Detailed view

genitalia. "Vinculum with wide, shallow to distinct emargination. Uncus small with two long and straight, slightly outward-pointing processes. Gnathos with long horizontal bar and moderately long, blunt horns. Valva short, inner lobe almost rectangular, slightly broader at base; distal process short and broad, tip pointed. Transtilla with long transverse bar and long sublateral processes. Aedeagus approximately 1.2 times length of genital capsule with 15-20 long and strong cornuti and numerous small triangular spines; on right side, near tip 15-20 small cornuti and a very strong chitin-tooth with additioanl spines at base; manica large, densely spined" (Johansson et al. 1990).

genitalia. "Corpus bursae and accessory sac divided and equally large; corpus flimsy and almost invisible; accessory sac with strong spined sclerotization near vestibulum; spines varying from long needle-shaped to very small, triangular. Ductus spermathecae with 5-7 convolutions, usually 6. Tergum VIII with very small and short medial plate. Apophyses strong but relatively short. Tip of ovipositor with medial incision" (Johansson et al. 1990).

Diagnosis:

"Male very characteristic by black head and long androconials on hindwing, reaching to 2/3 of fringe along most of hindwing. Only rare dark-headed specimens of the evergreen oak miners (only known from S. ilicifoliella) could be confused, but they have usually longer antennae with more segments (30-35 in S. atricapitella, 39-50 in ilicifoliella). Females very similar to S. samiatella and the rarer, uniformly coloured S. basiguttella or trojana. Male genitalia: manica inconspicuous, narrow. Female genitalia: an elongated accessory sac with some more or less sclerotized folds is characteristic; spines of different length, the longer ones on a rounded lobe; ductus spermathecae with 5 convolutions." (Nieukerken 2014).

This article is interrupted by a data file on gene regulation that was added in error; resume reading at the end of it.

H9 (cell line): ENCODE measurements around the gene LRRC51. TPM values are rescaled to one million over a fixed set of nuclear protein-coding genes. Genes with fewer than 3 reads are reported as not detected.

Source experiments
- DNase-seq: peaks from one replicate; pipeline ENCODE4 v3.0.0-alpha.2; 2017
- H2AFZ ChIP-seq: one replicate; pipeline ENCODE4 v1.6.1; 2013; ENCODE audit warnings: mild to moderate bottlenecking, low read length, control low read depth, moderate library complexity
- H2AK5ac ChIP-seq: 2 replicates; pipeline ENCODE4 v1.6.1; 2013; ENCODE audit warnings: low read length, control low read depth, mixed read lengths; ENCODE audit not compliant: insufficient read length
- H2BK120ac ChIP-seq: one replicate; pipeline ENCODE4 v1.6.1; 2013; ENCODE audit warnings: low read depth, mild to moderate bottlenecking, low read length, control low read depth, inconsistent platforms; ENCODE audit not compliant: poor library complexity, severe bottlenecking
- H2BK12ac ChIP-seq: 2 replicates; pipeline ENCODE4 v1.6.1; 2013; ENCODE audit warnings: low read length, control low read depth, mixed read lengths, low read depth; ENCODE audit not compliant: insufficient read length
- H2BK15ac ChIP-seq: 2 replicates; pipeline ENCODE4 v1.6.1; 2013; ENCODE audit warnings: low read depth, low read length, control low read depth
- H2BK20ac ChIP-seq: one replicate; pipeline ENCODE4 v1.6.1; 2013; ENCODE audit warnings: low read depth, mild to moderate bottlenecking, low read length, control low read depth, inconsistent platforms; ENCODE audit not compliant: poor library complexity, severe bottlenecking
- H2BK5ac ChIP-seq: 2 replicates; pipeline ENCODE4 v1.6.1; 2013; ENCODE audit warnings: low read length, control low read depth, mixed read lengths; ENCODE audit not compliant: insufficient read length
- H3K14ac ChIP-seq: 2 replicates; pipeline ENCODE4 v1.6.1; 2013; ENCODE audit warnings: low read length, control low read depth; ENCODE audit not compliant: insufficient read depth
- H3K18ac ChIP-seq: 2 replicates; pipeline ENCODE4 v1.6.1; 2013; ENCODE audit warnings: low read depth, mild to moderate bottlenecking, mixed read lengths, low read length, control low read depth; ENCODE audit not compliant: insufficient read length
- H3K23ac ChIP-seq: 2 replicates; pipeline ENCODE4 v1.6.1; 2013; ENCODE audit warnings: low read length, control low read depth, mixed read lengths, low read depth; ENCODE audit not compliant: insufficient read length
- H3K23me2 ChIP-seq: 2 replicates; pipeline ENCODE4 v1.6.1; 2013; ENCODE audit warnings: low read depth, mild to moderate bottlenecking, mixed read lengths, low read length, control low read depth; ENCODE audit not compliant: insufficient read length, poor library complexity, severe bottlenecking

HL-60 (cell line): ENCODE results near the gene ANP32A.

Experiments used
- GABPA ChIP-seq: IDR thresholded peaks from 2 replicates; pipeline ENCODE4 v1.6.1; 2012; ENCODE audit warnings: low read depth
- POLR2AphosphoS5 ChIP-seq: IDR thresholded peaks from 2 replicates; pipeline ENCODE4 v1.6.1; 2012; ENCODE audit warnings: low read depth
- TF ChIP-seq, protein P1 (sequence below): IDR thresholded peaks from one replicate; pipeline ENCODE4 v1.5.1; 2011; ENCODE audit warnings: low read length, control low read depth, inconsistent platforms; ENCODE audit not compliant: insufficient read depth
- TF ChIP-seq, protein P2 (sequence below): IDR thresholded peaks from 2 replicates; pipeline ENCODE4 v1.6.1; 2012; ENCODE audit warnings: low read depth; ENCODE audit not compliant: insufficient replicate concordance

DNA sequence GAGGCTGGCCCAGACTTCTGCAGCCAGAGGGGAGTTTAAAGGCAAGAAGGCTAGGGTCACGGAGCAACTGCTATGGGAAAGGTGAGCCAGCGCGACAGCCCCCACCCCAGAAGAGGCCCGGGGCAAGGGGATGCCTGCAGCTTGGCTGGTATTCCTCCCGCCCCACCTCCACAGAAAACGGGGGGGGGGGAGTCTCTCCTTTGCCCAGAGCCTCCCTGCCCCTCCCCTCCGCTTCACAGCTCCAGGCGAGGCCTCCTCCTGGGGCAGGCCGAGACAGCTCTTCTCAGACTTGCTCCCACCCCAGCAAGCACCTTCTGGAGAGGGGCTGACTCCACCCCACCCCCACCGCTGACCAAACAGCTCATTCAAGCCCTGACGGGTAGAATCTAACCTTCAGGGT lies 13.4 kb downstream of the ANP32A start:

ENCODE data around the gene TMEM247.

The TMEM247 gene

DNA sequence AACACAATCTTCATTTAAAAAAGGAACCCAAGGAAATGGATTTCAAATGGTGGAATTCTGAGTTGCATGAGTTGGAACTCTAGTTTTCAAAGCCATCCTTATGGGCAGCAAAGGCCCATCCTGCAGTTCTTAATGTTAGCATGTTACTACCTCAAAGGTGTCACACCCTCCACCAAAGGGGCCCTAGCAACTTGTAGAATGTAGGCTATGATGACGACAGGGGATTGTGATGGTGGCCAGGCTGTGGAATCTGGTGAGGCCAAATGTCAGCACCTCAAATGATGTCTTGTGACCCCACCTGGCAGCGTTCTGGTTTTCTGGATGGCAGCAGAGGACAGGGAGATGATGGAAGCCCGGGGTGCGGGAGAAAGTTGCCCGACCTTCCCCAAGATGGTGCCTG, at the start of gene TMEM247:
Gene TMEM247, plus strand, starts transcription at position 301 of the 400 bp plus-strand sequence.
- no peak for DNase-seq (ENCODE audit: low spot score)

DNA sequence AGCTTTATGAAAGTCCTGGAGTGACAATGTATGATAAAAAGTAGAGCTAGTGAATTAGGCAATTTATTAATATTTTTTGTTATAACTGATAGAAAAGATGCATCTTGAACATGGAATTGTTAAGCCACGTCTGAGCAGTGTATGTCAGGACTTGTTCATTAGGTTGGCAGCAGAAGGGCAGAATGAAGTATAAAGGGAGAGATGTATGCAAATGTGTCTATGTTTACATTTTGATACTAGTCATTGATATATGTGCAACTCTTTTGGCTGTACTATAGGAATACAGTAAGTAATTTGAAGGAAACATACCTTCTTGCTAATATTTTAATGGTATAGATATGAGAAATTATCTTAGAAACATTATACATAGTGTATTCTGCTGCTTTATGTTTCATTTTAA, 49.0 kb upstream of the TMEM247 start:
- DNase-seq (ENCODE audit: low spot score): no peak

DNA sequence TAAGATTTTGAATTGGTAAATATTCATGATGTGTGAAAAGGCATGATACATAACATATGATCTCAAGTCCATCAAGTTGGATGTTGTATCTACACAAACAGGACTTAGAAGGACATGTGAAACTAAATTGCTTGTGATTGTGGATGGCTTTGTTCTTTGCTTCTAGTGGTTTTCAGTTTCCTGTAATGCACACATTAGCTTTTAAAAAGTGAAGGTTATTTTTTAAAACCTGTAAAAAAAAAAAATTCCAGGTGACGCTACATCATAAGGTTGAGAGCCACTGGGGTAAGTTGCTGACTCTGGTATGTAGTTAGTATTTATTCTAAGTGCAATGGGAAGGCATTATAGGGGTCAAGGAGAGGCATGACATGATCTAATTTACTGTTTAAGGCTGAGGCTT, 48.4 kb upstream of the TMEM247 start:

Worth knowing:

Sources:

Haworth, A. H. 1828. Lepidoptera Britannica, sistens digestionem novam insectorum lepidopterorum quae in Magna Britannia reperiuntur, lavarum pabulo, temporeque pascendi; expansione alarum; mensibusque volandi; synonymis atque locis observationibusque variis. Part 4. Londini, pp. 513–609.
Johansson, R., E. S. Nielsen, E. J. van Nieukerken & B. Gustafsson 1990. The Nepticulidae and Opostegidae (Lepidoptera) of North West Eurpe. Fauna Entomologica Scandinavica, vol. 23, 2 parts, 739 pp., 1122 [54 col.] figures.
Karsholt, O. & E. J. van Nieukerken 2011. Nepticulidae. In - Karsholt, O. & E. J. van Nieukerken (eds.). Lepidoptera, Moths. – Fauna Europaea version 2.4, http://www.faunaeur.org [online 2014.02.24].
Koçak, A. Ö. & M. Kemal 2009. Revised Checklist of the Lepidoptera of Turkey. Priamus, supplement 17: 1-253.
Nieukerken, E. J. van 2014: Nepticulidae and Opostegidae of the world. - URL: http://nepticuloidea.info/ [online 2014.03.19].

Publication data:

history:
Kurz Michael: 2014.03.21
Kurz Michael: 2016.03.15
Kurz Michael: 2016.10.26
not reviewed